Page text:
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You might wonder why I’m using such a strong headline this time. From time to time, I hear or read statements saying that SAP’s user interface (UI) or user experience (UX) is so bad. In most cases, they unfortunately don’t provide any further information about which application they are using. Nor do they provide information about their intention when using the application, or the intention of the employer when providing this application.

And of course there is no information about this because this is exactly what needs to be gathered in intensive user research work at the customer. This environment cannot be described with 140 character Tweets or with a few sentences in a forum. At the end of the day however, these simple, negative statements remain, regardless of the root cause of the user’s dissatisfaction.

I have to admit that this frustrates me a lot. And not just because these statements claim that SAP is the reason for the user’s dissatisfaction. It is also frustrating to see these unhappy users despite there being so many ways to improve their user experience.

History_of_UI.png

Picture 1: Evolution of SAP’s user interfaces from early 80’s to today

Maybe it also frustrates me that people often look at user interfaces of SAP that were developed over 10 years ago and compare them with state of the art design guidelines. Or they use an application in a way that is not intended.

It’s a bit like complaining about iOS 1.0 while Apple already provides iOS 9.0.  Or complaining that my family car can’t handle off-road dirt tracks.

Some interesting facts


SAP Software was (and for many still is) intended to be standard software

  • SAP has had user research labs for decades in Germany, USA and other locations, where user requirements in terms of user interfaces have been gathered. Providing standard software means satisfying the needs of a large number of users with completely different usability needs. In most cases, I believe that SAP provided a good compromise between these parameters in the past.
  • While customers were looking for standard software, they also often modified the software to adapt it to their needs. The needs were often more in the area of features and functions rather than in usability.
  • In addition to the SAP standard, customers also developed their own applications based on the SAP platform to provide their users with additional functions and features. There are hundreds of thousands of customer developments out there, which are still in use, even if the features and functions provided could have been replaced in the meantime with the SAP standard offering better user experience. At the end of the day, this replacement often doesn’t take place for various reasons that are – to the customer’s decision makers – more important than user satisfaction. Upgrading SAP systems just for the sake of user experience does not justify an investment for many decision makers for example.


Most decision makers didn’t really care about end user satisfaction for a long time

  • There is no doubt that there are still many enterprise end users out there who are unhappy with the SAP user interfaces they are using. Especially if we are talking about user experience – which user interfaces are just part of – there are many more important factors beside the UI. If you are interested in reading more about the difference between UI and UX, I recommend this blog from my colleague Adi Kavaler.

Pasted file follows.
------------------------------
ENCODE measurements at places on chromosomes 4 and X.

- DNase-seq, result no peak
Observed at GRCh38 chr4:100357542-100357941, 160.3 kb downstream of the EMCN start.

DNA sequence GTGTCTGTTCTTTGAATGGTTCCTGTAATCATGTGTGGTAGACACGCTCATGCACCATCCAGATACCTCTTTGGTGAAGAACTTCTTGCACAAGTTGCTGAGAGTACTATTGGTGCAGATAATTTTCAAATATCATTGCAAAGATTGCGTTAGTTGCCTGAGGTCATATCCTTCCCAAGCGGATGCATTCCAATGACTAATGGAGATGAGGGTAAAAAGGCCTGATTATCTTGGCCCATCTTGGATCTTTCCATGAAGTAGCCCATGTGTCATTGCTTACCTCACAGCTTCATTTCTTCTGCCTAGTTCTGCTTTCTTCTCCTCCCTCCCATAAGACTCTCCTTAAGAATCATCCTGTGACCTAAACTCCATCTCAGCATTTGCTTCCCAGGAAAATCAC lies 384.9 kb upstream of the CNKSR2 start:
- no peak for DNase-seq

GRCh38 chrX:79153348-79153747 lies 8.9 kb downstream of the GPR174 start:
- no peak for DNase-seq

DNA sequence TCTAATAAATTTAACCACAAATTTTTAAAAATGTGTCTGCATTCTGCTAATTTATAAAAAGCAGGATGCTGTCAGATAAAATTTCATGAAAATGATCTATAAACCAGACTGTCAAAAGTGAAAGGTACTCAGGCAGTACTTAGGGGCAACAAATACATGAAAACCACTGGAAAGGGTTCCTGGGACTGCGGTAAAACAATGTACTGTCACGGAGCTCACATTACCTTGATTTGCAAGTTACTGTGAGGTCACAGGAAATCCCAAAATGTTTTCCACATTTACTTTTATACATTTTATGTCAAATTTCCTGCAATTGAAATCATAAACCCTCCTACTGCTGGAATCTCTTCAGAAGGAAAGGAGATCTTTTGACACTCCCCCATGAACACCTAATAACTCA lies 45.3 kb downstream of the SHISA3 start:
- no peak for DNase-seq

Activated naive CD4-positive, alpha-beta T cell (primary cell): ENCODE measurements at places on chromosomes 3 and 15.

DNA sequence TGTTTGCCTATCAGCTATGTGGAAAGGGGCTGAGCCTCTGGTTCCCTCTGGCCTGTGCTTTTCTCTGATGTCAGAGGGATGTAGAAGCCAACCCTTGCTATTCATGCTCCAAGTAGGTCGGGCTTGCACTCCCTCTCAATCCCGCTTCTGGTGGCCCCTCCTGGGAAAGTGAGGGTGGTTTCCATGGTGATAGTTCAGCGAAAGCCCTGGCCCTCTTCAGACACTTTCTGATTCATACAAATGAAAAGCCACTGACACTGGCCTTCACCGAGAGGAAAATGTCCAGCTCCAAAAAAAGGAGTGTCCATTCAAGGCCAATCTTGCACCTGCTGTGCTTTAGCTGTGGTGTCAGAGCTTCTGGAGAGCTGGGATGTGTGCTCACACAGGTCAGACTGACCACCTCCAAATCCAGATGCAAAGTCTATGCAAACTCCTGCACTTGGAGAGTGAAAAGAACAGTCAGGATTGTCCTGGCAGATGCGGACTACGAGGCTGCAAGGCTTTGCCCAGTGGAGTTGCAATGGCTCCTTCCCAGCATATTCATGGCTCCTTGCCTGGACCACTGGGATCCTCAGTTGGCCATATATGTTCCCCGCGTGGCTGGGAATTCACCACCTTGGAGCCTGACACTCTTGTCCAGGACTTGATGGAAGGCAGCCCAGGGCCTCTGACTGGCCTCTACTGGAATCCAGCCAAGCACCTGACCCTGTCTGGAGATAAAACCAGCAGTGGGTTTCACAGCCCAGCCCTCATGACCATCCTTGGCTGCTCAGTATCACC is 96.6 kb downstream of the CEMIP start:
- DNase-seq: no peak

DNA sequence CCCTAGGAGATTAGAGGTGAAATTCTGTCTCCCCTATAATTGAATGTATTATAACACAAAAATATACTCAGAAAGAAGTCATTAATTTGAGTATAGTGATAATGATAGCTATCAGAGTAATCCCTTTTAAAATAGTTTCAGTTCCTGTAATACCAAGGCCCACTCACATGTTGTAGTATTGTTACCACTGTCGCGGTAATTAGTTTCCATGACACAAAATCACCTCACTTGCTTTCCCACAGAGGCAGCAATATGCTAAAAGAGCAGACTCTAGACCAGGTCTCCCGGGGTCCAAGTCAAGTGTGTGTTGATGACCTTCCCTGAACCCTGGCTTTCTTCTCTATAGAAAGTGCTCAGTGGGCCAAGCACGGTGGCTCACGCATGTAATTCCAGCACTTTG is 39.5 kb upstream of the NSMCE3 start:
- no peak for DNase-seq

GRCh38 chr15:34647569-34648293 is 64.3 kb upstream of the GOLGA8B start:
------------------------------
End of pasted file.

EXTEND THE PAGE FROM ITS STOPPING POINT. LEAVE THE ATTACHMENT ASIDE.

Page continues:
• In the past, companies didn’t implement business software to satisfy their end users. They implemented it to make their business more effective, faster and more profitable. IT was the medium to technically support business processes. The users had to do their work regardless of whether they were satisfied with the software.
  • Customers adopted business software especially with a focus on a specific type of users. These users (we call them power users) were THE experts in their business processes and required complex features and functions to satisfy their need to master the business processes.
  • In the past and still today, end users are often not asked for their opinion and about their requirements. The reason for this can be found in both IT and business departments. While IT might be afraid of receiving requests for requirements that can’t comply with, the business side is afraid that end users are talking directly with IT. It is a fact today that the IT people at many customers do not have the opportunity to interview real end users directly. I can confirm this with most of the customers I meet up with.


User types have changed

  • Over time, new users have been introduced to the business software. Many of these users performed tasks or business processes that they were not THE experts in.
  • An important point. There are many cases where there is no need to be an expert, but the need to perform a task in the process remains. I’m not an HR expert for example, but I need to create a leave request. I’m not a purchasing expert, but I need to accept incoming invoices that are connected with my role. There are many similar examples where users use software for pretty simple tasks on an occasional basis (e.g. creating a leave request). We call these users casual users.